It’s been a while since I wrote, but my core themes haven’t really changed. I still believe a fiscal retrenchment is coming by year end with a rally in bonds, particularly the safer municipals. Aside from a covered call on FTE being called, and switching the money to VXZ, I haven’t been trading lately and my portfolio has been sitting on the following:
Municipal bond funds (BAB, PZA, PZT, PWZ),
Exchange-traded corporate debt, preferreds, and a preferred fund (C-PF, JPM-PI, CEG-PA, HYK, PLP, PRD, etc – most of my portfolio in similar instruments)
Dividend-paying stocks in the energy/utilities sector (EXC, CHK, PBT, PDS). Note that PDS is a Canadian driller that operates in the US as well and doesn’t pay dividends and that the other 3 are American, so that the yields won’t be taxed in my Roth IRA. CHK, PBT and PDS are also all natural gas related. I like the NG story as a bigger energy source as coal becomes more highly regulated by the EPA, oil prices rise, renewables don’t make much of a dent in overall energy supply, and Nuclear plants take nearly a decade to bring on line.
The volatility index fund VXZ giving me positive exposure to volatility in the S&P 500 (particularly downside volatility). This uses intermediate-term derivatives which somewhat track the 60-day moving average of the VIX – allowing it to hold it’s value fairly well over months of stable VIX readings. Note that VXX is the short-term alternative, but it quickly loses value with a flat VIX so you can’t safely hold that one for more than a week.
All that aside, there are a number of interesting developments going on. I’ll start by saying that I no longer get Rosenberg’s newsletter with his fancy graphs from the bloomberg terminal because he started charging $1000 CAD per year for it. On the other hand, I finished reading “Endgame: The end of the debt supercycle and how it changes everything” by John Mauldin, and I can get his thoughts for free on http://www.johnmauldin.com/subscribe/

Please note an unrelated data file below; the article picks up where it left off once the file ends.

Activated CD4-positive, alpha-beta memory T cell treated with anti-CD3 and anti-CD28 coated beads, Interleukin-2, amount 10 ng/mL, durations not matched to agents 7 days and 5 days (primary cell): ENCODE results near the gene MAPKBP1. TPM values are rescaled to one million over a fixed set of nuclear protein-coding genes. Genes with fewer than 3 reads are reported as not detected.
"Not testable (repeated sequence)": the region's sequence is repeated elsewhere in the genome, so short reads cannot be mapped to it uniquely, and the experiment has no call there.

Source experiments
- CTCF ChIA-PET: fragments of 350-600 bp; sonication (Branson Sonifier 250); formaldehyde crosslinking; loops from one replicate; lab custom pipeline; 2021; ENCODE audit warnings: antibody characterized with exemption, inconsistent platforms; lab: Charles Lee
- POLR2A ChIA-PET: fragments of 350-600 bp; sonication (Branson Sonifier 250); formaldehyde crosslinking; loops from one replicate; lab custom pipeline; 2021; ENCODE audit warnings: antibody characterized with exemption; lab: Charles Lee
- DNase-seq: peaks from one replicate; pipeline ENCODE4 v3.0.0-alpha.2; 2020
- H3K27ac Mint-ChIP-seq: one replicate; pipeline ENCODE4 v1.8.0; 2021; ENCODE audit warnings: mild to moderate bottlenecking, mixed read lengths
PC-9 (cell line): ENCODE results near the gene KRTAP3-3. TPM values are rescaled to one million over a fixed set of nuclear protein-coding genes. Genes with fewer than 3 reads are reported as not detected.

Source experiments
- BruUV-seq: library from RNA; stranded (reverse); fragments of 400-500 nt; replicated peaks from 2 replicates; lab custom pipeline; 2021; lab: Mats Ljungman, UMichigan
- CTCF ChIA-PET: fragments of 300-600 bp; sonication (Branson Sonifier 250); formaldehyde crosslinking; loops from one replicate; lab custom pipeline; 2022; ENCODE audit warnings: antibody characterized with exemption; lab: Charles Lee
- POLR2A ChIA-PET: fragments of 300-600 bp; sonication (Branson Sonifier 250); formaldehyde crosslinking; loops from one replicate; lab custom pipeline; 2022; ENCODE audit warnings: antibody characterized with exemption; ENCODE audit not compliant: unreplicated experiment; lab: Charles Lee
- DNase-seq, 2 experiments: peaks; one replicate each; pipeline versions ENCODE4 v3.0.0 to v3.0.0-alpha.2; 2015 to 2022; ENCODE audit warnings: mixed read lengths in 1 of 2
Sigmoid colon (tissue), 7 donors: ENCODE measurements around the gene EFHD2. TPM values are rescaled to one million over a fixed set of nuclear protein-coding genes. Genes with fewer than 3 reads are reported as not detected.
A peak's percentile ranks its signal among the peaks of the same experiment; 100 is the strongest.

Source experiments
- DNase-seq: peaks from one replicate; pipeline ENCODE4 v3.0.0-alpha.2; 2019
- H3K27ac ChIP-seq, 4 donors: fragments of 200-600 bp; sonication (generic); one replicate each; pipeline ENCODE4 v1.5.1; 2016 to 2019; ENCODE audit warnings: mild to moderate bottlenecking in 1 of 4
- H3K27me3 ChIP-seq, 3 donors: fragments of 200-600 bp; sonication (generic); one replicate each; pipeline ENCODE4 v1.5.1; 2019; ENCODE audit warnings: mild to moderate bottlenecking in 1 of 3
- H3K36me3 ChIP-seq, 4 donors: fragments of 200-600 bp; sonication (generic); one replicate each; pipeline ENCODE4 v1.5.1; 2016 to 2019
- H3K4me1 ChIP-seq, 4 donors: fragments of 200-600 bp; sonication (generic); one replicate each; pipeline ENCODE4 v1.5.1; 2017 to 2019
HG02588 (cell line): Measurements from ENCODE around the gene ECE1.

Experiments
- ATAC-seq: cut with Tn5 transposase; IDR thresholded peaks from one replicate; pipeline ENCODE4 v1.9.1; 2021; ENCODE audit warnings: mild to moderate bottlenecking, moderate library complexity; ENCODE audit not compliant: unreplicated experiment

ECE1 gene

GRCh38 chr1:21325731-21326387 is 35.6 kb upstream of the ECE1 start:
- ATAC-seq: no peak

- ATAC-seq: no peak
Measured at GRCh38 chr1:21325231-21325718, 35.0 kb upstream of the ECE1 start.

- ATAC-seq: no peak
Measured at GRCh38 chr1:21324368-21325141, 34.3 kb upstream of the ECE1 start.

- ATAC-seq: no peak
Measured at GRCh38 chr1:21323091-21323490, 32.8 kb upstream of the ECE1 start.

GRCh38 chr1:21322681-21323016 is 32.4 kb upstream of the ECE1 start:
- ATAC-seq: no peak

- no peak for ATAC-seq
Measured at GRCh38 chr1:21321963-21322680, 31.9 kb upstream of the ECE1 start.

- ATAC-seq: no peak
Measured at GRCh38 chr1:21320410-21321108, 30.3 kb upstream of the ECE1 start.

While “This Time is Different” follows the similarities of government default cycles and their results in the past, “Endgame” focuses more on where we are and what to expect in the future (and it was published in November 2010, so the predictions are fresh). As far as what to expect, here’s my quick breakdown:
-Empirically, a country with a Debt/GDP ratio over 90% experiences GDP growth 1% lower, though the relationship is not linear. This makes sense not only because of interest expense, but also because government debt tends to crowd out the productive private debt. Almost all jobs growth and GDP growth comes from small businesses – which rely on much more risky venture capital when developing, and often rely on personal and business credit card debt or other asset-backed debt in the formative stages.
United States: As shown in today’s symbolic S&P downgrade on US debt outlook, the debt and deficit here are becomming a major problem. This can play out in a number of ways, all of which imply lower trendline growth, higher volatility, shorter bull runs with longer bear runs, and higher structural unemployment. Either the government will cut back on not just services but entitlement spending and special interest handouts (like Ethanol, bullet-trains, and renewable resource projects which destroy greenspace at great cost for little benefit) – resulting in a multi-year deflationary environment leading to the next real growth cycle, or they will ignore the problem and we’ll end up going the route of Japan. Either way, lower but positive growth with higher volatility is in the cards for a while.
We are currently experiencing monetary inflation, part of which is driving commodities higher, but the economy is still in a deflationary environment. If oil gets back up to $150/barrel then we might see a 2008-9 style recession again. They know this at the Fed, which is more staffed with inflation hawks than before, so don’t expect a quick QE3 after June. June is the biggest upcoming month in my opinion – as the end of QE3 and a stable or reducing fed balance sheet will pull excess capital out of the system (primarily from stocks and somewhat with commodities), followed by the end of extended unemployment benefits and perhaps other government stimulus measures.